“Lyre? Lyre are you here?”
It took me a minute to realise that Dan was talking to me, to remember that Lyre was my name now. It had seemed a good idea at the time, I clearly had a connection with music and they had to call me something. I remember first seeing the lyre, they’d all called it a harp and yet somehow I’d known straight away it was actually a lyre, not a harp at all. It was the first thing I’d gone to, been drawn to like it held some sort of magnetism directed at me and me alone. Lydia had suggested it. She’d thought that if I could see things, touch them, even everyday items, it might trigger a memory. I’d been hopeful at the time, especially with the way I practically ran to the damned lyre like it would save me. That was a full three weeks ago and I still had nothing. I’d run to it, I’d stood there, my hands hovering over the dark wood, Lydia just behind me, barely breathing. I’d plucked a couple of strings, with less-than-musical results and that was it. No flash of memory, no sudden spark of the life I must have led before this – this existence.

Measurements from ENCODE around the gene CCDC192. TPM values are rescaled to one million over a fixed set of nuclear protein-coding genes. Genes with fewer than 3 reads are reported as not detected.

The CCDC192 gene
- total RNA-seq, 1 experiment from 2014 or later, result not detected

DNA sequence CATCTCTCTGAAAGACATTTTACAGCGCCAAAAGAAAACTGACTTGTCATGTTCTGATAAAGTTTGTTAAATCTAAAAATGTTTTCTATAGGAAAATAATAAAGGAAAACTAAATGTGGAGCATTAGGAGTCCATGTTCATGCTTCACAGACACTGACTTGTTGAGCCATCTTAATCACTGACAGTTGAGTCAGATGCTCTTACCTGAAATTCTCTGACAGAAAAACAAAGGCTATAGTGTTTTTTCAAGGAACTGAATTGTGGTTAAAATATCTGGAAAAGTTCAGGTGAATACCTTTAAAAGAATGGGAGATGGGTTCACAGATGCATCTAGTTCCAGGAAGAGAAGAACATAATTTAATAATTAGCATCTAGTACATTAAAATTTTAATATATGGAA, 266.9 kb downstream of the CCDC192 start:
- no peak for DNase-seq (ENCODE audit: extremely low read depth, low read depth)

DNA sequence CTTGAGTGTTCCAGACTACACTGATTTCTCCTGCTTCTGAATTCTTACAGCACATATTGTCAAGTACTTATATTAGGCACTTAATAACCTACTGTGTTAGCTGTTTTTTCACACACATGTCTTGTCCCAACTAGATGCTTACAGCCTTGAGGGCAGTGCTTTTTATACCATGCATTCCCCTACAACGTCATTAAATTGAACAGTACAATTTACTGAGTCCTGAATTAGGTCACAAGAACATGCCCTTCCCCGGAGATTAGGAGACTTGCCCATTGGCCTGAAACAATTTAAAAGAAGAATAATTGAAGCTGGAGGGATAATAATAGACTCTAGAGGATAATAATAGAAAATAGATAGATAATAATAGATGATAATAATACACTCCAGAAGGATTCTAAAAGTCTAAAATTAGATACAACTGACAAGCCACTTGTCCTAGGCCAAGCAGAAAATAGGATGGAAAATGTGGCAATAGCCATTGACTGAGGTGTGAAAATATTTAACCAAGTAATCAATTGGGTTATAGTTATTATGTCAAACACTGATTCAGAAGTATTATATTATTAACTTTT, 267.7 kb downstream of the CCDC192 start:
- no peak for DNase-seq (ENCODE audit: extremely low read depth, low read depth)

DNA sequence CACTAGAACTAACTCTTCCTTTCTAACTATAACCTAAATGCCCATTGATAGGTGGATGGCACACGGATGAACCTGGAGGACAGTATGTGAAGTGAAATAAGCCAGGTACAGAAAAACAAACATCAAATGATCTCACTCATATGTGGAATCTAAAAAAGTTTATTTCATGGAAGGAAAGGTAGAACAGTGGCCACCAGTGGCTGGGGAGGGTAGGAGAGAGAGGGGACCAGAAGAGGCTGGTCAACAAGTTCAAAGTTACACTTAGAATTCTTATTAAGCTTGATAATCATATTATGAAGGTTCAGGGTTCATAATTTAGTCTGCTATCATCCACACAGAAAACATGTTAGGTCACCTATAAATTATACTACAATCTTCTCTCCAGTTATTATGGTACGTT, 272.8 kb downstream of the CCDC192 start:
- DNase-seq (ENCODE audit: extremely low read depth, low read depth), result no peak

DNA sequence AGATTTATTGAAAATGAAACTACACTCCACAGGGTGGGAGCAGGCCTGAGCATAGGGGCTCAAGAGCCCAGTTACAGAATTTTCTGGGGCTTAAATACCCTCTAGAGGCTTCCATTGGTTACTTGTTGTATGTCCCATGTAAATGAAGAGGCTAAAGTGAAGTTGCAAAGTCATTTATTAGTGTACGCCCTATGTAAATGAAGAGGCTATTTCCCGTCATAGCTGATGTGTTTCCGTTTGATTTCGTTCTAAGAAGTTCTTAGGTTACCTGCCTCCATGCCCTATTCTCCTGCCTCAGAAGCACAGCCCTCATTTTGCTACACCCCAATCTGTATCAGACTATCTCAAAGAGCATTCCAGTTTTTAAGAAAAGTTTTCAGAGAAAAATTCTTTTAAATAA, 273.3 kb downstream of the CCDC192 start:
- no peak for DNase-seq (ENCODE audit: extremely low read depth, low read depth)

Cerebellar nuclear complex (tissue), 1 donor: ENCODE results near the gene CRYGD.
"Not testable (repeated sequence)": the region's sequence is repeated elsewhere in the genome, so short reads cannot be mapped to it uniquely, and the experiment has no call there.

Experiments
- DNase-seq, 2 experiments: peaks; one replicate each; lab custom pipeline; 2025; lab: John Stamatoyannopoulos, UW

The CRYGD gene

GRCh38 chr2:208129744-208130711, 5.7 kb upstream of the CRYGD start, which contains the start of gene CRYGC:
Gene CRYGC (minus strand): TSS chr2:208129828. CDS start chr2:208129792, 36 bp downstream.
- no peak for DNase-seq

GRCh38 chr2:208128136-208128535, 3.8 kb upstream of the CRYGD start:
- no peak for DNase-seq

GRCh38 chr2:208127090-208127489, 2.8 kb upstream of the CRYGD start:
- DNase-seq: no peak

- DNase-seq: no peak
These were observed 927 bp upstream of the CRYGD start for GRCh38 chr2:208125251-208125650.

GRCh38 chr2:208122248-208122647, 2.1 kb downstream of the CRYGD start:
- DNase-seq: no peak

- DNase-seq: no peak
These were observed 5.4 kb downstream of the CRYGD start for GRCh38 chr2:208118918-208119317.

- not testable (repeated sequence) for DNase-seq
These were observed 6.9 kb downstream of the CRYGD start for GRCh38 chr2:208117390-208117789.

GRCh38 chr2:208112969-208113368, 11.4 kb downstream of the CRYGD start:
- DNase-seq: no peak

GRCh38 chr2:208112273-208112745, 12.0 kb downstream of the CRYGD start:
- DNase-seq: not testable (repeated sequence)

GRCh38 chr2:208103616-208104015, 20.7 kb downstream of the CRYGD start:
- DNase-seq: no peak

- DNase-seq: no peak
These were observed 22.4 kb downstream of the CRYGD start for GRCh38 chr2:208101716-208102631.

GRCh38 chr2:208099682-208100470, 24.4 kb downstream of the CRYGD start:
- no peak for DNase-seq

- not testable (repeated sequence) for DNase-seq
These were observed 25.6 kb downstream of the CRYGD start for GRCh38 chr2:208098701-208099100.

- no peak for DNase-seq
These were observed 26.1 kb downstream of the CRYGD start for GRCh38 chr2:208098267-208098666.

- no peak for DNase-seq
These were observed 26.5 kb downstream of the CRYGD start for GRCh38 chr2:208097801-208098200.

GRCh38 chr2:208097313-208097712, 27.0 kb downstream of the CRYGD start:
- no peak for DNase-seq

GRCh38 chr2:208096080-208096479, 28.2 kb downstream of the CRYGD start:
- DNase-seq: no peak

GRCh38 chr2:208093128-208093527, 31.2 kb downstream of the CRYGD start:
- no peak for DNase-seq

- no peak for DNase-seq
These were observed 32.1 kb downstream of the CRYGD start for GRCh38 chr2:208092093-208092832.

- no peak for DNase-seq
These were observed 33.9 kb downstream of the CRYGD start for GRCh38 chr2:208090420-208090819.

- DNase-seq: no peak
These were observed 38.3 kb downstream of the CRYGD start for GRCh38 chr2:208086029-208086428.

“I’m over here Dan,” I called aloud.
Dan. Danen. Lydia’s grandson, we were about the same age. At least, we assumed as much, considering how old I was was as lost to me as everything else. We got on well – he was tall and strong and remarkably easy on the eyes. I had no idea if he would have been my type in the past, but this was one area I had no real problems adapting to. He was the only one who treated ‘Lyre’ as a real name and not just a temporary measure until I got my memory back. Even Lydia, who had been the first to confess that I might never get my memory back was reluctant to accept that this name might be it for me. Her wilful delusion had infected the rest of the village, except for Dan. I found it hard to be around any of them, which is why I was hiding out here. There was only so much well-meaning assistance I could stand.
“Lyre, what are you doing out here? You know you’re not strong enough.” Dan had inherited his grandmother’s skill at healing but none of her kind, gentle bedside manner. No, Dan used his skill and the awe in which he was held as a bludgeon – lightly wielded to be sure, but a bludgeon all the same. Do this. Don’t do that. The only reason I didn’t scream at him was because I knew he genuinely cared. And that was strange. No one else seemed to understand that his gruff manner was deliberate. Lydia coaxed people back to health. Dan intimidated them.